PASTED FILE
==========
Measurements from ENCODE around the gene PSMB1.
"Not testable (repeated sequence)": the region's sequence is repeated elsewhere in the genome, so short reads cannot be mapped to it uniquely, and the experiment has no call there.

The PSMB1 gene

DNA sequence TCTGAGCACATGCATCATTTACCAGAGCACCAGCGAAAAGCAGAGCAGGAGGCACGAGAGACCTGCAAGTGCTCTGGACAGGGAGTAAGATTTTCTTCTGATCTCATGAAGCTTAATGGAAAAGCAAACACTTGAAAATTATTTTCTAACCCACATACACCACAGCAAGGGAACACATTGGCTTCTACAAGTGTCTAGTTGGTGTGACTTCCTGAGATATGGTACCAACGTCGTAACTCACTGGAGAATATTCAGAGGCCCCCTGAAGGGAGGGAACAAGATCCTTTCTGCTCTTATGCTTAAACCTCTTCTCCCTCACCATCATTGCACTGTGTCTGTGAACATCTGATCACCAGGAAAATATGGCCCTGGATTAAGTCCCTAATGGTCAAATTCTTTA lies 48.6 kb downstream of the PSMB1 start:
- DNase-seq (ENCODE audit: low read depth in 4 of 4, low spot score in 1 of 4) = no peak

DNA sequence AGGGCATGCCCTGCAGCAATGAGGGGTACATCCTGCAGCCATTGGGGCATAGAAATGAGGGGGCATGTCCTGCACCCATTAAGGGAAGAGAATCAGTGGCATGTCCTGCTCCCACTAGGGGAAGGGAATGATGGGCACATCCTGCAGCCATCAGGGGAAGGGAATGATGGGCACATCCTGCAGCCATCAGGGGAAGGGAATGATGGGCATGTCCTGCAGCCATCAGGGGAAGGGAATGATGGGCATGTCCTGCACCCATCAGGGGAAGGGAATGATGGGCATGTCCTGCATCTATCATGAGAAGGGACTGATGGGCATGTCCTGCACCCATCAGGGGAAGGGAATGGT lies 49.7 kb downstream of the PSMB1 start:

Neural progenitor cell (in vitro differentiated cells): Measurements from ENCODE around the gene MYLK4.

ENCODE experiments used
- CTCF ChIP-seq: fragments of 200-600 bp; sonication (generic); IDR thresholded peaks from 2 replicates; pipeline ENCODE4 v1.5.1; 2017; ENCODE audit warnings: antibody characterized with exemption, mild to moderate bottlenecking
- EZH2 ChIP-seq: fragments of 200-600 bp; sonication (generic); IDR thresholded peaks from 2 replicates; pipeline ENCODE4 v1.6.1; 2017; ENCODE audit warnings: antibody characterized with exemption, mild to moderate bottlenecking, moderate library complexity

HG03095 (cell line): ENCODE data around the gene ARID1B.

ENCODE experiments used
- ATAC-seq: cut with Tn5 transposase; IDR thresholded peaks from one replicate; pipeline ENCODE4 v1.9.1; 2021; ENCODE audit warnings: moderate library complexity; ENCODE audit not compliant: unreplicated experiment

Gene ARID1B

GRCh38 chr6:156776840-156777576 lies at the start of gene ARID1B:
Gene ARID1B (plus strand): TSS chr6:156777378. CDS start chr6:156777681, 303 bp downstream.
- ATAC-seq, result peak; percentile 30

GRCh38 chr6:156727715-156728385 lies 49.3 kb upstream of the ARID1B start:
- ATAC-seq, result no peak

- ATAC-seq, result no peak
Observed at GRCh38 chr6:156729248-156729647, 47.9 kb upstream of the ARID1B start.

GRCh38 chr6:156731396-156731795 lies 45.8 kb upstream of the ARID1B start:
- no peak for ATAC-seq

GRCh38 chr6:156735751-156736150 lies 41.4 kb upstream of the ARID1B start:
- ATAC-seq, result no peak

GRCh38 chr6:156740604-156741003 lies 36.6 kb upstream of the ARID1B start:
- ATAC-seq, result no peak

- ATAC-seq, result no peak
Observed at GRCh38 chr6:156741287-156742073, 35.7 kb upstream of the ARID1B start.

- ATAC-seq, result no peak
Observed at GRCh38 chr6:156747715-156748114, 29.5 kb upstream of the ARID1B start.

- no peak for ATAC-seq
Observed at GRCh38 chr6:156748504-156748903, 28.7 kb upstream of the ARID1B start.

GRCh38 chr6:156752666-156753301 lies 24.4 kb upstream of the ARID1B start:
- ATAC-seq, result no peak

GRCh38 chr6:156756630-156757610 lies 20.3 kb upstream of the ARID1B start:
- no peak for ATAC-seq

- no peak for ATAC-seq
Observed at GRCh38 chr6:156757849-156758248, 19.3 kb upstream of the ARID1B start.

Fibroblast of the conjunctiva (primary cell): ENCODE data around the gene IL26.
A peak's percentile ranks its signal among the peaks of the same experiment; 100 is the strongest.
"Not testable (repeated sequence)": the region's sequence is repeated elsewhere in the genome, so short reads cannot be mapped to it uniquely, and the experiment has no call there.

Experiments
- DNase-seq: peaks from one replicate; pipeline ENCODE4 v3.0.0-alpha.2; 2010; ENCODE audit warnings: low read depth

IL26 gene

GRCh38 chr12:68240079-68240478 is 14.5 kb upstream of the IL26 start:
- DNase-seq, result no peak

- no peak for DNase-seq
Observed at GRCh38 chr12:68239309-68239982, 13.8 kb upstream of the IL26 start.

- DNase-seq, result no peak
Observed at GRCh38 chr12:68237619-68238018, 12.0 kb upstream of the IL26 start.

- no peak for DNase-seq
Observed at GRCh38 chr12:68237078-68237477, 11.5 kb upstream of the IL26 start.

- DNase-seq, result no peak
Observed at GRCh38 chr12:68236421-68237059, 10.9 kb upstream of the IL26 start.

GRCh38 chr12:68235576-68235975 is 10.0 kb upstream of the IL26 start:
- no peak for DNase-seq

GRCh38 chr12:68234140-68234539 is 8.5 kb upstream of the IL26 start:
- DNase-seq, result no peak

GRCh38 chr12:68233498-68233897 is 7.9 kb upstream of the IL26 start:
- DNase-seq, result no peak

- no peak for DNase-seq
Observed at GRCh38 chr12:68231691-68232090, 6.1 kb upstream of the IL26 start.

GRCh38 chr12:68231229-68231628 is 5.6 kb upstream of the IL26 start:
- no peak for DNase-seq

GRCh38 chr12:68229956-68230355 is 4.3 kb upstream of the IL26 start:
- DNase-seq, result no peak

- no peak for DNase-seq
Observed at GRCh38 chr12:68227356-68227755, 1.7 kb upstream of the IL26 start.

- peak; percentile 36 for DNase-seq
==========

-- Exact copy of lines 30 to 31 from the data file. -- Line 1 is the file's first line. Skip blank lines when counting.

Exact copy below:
- ATAC-seq, result no peak
Observed at GRCh38 chr6:156747715-156748114, 29.5 kb upstream of the ARID1B start.